In 1813 explorers Blaxland, Lawson and Wentworth found a way across the Blue Mountains to the western plains. Prior to that, Koori tribes of Daruk and Wiradjuri roamed the O'Connell, Bathurst and Macquarie plains whilst further to the south and east roamed the Gundangarra tribes. Settlers from the plains brought their stock to the greener high country around the Oberon district in drought periods. The lush countryside attracted settlers and grants of land began to be taken up along the Fish River and the Campbells River in the 1820s.
The early pioneers knew Oberon as Bullock Flat. Permanent settlement in the district began in 1839 but it was not until 1863 that the name was changed to Oberon (taken from the King of the Fairies in Shakespeare's "A Midsummer Night's Dream") and it was declared a village.
From a town population of 200 in the 1880s it grew to 2000 in 1980 and has been steadily growing ever since. Gold was discovered on the Fish River in 1823 and this gave the area a boost in population.
There have been many silver and copper mines in the district and the area is still well known for its sapphires and gemstones, which attract many fossickers.
The Oberon Council was formed at a public meeting in March 1906. Click here to see a history of council together with a roll of honour listing all councillors and senior staff. In 1927 the Memorial Hall was built by the citizens of Oberon and it was used as the Council Chambers until 1949 when the council offices were moved to their present site and the Memorial Hall was extended and became the Oberon RSL Club.
In 1949 the first stage of the Fish River Water Supply known as Lake Oberon was completed and the building of this important water supply to Lithgow, Bathurst, Oberon, and parts of the Blue Mountains brought many workers and their families to the district. The project was completed in 1958.
The plentiful supply of hardwood in the district attracted the attention of the Broken Hill mines in 1938 and the timber was transported by rail to be milled at Broken Hill for pit props. As hardwood areas ran out they were replanted with Pinus Radiata by the Forestry Commission and this was the foundation of the timber industry in Oberon, which has further swelled the population. For almost 50 years peas and potatoes were important crops in the Oberon district and for many years fat lamb production was a major economic contributor. From about 1930 when planting of Radiata Pine began, the timber industry has become increasingly economically important. Oberon's proximity to Jenolan Caves, the Kanangra Boyd National Park, and its unique climate and spectacular scenery have contributed to the continuing growth of the town.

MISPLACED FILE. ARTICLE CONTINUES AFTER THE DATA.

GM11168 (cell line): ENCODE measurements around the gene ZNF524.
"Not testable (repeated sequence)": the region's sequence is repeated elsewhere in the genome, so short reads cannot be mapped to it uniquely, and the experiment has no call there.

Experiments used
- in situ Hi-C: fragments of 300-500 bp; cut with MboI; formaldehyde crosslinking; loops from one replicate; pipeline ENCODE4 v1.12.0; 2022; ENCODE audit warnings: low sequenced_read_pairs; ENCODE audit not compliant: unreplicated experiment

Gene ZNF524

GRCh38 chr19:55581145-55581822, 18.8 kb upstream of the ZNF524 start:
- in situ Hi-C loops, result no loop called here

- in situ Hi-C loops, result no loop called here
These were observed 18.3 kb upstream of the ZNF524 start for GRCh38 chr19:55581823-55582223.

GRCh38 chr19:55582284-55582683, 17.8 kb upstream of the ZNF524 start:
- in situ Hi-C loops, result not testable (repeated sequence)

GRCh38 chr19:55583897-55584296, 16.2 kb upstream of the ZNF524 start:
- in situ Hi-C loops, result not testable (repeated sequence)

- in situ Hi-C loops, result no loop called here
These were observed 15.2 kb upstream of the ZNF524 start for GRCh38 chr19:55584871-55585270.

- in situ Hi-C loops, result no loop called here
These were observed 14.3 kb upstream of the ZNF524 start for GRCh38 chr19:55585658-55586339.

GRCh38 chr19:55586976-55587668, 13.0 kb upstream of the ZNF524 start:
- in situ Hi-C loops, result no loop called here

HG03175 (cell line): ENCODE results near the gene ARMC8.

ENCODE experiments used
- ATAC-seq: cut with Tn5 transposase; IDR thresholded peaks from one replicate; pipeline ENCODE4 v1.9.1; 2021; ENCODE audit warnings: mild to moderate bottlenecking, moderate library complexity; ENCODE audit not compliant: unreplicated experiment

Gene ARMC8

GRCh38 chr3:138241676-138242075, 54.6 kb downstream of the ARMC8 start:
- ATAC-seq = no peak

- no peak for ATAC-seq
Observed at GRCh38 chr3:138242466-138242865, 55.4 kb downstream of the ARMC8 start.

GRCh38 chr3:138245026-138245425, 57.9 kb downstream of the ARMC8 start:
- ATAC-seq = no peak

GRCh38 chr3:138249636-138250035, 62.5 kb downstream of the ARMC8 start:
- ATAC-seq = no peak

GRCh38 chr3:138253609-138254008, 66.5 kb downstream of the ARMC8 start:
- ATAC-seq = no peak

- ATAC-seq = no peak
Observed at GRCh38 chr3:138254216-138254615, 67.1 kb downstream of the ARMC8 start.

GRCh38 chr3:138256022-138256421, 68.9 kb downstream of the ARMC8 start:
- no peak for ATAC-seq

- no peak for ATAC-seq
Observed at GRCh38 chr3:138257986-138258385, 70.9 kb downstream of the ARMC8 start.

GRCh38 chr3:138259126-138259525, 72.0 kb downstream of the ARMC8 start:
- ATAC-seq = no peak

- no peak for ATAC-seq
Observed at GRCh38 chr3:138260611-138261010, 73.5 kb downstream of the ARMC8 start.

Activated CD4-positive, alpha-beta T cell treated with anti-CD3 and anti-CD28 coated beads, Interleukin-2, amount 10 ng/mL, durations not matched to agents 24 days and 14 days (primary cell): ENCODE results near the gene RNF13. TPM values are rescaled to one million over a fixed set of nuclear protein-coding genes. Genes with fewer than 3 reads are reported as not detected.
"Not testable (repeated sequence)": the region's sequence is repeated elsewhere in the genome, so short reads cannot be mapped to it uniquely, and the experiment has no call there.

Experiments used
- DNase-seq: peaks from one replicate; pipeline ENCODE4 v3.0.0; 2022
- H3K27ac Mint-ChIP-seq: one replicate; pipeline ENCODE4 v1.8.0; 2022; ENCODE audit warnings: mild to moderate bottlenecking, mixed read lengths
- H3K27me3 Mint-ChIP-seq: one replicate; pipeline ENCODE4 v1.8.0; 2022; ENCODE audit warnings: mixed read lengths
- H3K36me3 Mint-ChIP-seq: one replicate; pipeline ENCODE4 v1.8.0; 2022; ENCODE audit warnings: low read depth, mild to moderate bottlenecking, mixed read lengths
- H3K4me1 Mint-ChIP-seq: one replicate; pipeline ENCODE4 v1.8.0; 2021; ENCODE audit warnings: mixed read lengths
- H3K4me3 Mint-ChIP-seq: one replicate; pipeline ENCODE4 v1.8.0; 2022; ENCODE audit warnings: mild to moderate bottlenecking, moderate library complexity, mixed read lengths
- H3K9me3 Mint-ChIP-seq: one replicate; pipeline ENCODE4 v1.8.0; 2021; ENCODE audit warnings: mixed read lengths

Most early buildings in Oberon were built of pise, wattle and daub or slabs from local timber. Most have not survived. The convent on the corner of Queen and Fleming Streets was built in 1914 for the Sisters of St Joseph who had arrived in Oberon in 1912 to set up the first Roman Catholic school. It is still occupied by the Sisters. Amongst Oberon's significant buildings are the National Australia Bank building, St Barnabas Anglican Church, built in 1869, Ramsgate, a two storey Victorian private residence built in 1906, and the Art Deco Malachi Gilmore Hall, built in 1937. All three are in Oberon Street. The front of the Malachi Gilmore Hall is now the Cobweb Craft Shop. At various stages in its history this building has been a ballroom, a cinema, a cabaret venue, a skating rink and is currently a wool store. It is one of the few surviving architecturally significant buildings of this period in Australia.
Further afield, there are several European heritage items within the shire: the limestone bridge near the Grand Arch at Jenolan, the Tarana-Oberon railway line, the Sidmouth Valley-O'Connell Road, Phils Falls, the Old Bathurst-Sydney Road, the Six Foot Track, Brisbane Valley Creek Gold Diggings, the Hazelgrove cemetery and the lone grave on the "Springvale" property. Rowes Homestead, Bolton Vale Homestead, Jenolan Caves House, the O'Connell Hotel, the Lindlegreen group of buildings at O'Connell (including a pise barn which is reported to be the oldest standing mud construction in Australia), the St Francis Catholic Church group of buildings (now a bed & breakfast) at O'Connell, and the St Thomas Anglican Church group of buildings at O'Connell are all heritage listed and well worth a drive by.
The Oberon Museum, once the railway station, is located at the end of the historic Oberon-Tarana railway line and has a good collection of items of local historical interest. The Oberon Council Chambers has on display a collection of caricatures of Oberon's "living treasures" by Mick Joffe and their stories told in their own words. You can read more about the history of the Oberon downloading a copy of the Thematic History of the Oberon Shire below.
- Phone: 02 6329 8100
- Fax: 02 6329 8142
thematic history of the Oberon Shire (PDF 1676 kb)